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Rare documents from early LDS Church history auctioned

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SALT LAKE CITY -- An auction in New York City this week featured never-before-seen rare documents, some of them important to the history of The Church of Jesus Christ of Latter-day Saints.

A Utah collector says some items sold for 10 times the asking price.

Rare books and documents collector Ken Sanders shares the auction catalogs of an incredible collection, including rare pieces from early LDS Church history.

Explorer Floyd Risvold spent decades collecting. He recently died at age 97. His 1,300-item collection, valued at $5 million, sold at the New York City auction.

Sanders, who owns Ken Sanders Rare Books in downtown Salt Lake City, said of the collection, "It's got everything from George Washington to everything in the past two centuries of American history in the original source documents. That's what makes it so exciting."

Sanders arranged for a line of credit to participate with other buyers.

"I did, in fact, place in excess of $100,000 worth of bids in this auction, and I literally did not acquire one single lot," he said.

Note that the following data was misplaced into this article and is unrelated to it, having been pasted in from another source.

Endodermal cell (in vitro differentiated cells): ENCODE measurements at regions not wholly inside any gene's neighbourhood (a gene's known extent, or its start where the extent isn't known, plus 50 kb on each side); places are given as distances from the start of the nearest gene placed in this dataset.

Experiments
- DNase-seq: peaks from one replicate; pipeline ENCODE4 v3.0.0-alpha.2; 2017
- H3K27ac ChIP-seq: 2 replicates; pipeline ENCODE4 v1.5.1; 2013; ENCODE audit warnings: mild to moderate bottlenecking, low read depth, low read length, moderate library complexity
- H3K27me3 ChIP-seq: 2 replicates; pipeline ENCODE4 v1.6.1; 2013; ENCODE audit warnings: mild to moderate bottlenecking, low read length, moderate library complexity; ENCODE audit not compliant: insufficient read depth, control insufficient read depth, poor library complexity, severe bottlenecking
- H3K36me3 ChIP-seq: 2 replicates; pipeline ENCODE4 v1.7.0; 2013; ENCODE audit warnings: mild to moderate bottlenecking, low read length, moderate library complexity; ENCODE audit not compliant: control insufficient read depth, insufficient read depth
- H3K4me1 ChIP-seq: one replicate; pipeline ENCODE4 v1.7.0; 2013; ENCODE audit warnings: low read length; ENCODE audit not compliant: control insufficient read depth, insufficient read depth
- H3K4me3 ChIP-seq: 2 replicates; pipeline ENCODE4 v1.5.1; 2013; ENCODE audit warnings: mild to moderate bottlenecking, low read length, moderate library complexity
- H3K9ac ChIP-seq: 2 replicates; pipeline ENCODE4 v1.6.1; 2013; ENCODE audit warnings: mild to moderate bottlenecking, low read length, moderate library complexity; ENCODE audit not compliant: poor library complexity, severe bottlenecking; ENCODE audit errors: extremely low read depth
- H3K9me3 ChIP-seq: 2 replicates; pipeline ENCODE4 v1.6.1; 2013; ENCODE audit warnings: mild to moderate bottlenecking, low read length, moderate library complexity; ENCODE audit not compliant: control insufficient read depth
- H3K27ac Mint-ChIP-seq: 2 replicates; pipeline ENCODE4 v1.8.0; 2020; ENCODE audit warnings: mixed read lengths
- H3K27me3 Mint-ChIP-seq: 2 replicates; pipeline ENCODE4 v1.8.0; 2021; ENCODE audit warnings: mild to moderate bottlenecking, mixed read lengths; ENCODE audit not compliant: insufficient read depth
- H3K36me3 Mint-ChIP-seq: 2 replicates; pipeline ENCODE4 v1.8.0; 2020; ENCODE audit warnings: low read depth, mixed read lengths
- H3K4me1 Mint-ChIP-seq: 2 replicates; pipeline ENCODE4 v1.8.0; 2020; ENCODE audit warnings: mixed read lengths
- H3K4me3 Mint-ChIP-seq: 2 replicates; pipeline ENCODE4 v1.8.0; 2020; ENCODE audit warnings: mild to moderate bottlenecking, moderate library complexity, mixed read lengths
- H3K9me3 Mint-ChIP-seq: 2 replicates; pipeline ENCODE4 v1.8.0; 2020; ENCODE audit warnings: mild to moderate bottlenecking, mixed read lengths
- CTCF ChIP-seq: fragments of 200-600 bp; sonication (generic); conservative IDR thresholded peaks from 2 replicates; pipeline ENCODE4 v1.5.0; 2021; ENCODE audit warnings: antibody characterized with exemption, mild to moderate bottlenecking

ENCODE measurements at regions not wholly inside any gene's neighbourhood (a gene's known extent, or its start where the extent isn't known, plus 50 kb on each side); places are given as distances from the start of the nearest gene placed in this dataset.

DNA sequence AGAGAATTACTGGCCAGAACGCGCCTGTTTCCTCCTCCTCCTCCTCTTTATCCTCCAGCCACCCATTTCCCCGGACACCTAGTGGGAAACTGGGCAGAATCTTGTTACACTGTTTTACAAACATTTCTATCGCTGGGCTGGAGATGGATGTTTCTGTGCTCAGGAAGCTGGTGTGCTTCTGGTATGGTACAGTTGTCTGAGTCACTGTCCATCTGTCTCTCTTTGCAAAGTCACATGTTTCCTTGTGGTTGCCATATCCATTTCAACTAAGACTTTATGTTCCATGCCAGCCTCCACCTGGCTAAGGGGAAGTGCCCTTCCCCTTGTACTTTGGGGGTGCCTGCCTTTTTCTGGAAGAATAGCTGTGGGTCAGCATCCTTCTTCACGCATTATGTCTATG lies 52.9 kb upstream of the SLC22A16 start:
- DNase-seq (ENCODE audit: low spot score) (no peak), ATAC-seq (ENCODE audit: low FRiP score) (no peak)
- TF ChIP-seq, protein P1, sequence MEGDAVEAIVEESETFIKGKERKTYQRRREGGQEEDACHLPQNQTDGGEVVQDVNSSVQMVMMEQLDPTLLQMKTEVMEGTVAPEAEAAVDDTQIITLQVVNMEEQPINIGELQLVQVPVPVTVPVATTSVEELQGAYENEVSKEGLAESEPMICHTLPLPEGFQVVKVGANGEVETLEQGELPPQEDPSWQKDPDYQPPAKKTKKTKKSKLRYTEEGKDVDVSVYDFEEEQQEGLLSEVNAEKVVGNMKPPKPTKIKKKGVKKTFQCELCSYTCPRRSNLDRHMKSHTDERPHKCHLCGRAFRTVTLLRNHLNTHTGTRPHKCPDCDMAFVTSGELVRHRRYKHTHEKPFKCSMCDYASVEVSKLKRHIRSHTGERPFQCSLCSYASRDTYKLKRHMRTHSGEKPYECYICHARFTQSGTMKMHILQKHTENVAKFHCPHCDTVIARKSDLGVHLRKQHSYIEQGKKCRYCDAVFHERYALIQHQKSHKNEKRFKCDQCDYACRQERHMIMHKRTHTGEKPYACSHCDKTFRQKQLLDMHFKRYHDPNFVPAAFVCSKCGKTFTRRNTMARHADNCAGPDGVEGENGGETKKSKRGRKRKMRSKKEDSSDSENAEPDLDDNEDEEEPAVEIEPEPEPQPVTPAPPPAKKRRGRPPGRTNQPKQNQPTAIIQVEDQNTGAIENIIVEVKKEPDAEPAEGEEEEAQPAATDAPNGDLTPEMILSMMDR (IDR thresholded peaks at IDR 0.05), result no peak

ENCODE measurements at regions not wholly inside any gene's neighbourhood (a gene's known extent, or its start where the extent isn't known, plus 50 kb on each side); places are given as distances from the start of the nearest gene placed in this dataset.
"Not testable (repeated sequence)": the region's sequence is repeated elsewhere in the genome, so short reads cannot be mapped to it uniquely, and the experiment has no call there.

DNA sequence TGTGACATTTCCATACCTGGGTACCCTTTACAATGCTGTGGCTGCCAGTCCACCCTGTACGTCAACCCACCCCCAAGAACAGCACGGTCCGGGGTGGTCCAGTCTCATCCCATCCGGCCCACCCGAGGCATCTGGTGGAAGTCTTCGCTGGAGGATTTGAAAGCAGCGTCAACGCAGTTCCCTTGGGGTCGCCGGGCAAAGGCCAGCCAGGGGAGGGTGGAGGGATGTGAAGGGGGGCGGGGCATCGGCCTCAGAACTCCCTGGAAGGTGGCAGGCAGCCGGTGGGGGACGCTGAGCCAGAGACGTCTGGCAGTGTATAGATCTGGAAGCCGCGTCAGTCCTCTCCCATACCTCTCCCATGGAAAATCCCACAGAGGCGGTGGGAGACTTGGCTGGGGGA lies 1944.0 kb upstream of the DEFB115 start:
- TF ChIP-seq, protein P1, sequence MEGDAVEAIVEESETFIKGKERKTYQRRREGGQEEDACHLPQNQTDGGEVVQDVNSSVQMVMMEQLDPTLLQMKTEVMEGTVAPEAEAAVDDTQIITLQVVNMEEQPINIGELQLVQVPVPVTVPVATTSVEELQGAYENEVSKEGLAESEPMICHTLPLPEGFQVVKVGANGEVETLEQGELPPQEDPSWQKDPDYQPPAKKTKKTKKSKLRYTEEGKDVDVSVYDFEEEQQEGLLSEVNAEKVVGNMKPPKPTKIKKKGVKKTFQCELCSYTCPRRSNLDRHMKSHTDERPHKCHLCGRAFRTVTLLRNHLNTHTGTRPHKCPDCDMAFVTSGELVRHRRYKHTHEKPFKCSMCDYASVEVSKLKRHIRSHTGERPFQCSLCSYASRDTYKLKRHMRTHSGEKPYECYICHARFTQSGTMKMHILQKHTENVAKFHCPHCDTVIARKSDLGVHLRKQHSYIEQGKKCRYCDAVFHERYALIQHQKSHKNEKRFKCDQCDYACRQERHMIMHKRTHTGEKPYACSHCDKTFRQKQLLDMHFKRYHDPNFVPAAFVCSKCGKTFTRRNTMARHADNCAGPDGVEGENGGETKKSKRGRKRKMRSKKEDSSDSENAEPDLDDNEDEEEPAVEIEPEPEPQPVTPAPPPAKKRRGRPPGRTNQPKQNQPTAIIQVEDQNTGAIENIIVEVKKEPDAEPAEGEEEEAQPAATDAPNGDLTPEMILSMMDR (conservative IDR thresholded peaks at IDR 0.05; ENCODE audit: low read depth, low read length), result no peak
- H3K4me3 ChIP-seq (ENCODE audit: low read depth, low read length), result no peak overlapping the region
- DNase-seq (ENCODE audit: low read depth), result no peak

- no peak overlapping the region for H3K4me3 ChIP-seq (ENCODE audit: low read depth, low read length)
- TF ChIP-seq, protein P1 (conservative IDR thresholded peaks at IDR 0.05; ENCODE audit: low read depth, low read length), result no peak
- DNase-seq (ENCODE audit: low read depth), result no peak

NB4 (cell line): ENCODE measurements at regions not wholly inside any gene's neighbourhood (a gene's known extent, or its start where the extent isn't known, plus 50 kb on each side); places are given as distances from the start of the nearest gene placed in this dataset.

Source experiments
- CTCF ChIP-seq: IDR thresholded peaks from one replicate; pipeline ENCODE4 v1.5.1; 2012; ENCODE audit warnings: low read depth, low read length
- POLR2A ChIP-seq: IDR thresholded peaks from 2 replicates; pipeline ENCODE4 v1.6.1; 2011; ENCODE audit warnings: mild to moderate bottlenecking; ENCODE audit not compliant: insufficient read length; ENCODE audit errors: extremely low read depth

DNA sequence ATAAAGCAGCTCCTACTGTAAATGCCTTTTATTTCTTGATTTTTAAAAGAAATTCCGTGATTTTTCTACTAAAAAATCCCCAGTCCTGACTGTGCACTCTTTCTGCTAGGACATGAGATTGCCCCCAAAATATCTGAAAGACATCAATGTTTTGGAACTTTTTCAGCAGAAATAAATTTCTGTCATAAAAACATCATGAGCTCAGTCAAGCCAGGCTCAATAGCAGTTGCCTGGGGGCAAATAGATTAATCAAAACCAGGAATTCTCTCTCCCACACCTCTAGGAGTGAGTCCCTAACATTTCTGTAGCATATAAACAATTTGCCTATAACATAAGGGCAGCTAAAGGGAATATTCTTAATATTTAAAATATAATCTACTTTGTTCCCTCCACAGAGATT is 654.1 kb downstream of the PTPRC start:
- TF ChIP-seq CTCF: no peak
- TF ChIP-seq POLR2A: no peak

That's because the selling prices were often 10 times the asking price, Sanders said.

A letter signed by both Joseph and Hyrum Smith sold for $72,500. A letter written by Olive Frost, a plural wife of Joseph Smith's, sold for $60,000.

A spokesperson for The Church of Jesus Christ of Latter-day Saints says the Church is purchasing a collection from Spink Shreve and does collect historical documents in an effort to preserve the Church's history.

Some documents that the Church or other libraries now own may be on exhibit to the public, but it's different with private collectors.

Sanders has rare documents -- some from Nauvoo in the mid-1880s, for example -- in his store, You can see them there or even buy them, but the documents in the auction he says most people will never see.

Sanders says the documents make him wonder what else is out there.



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Carole Mikita


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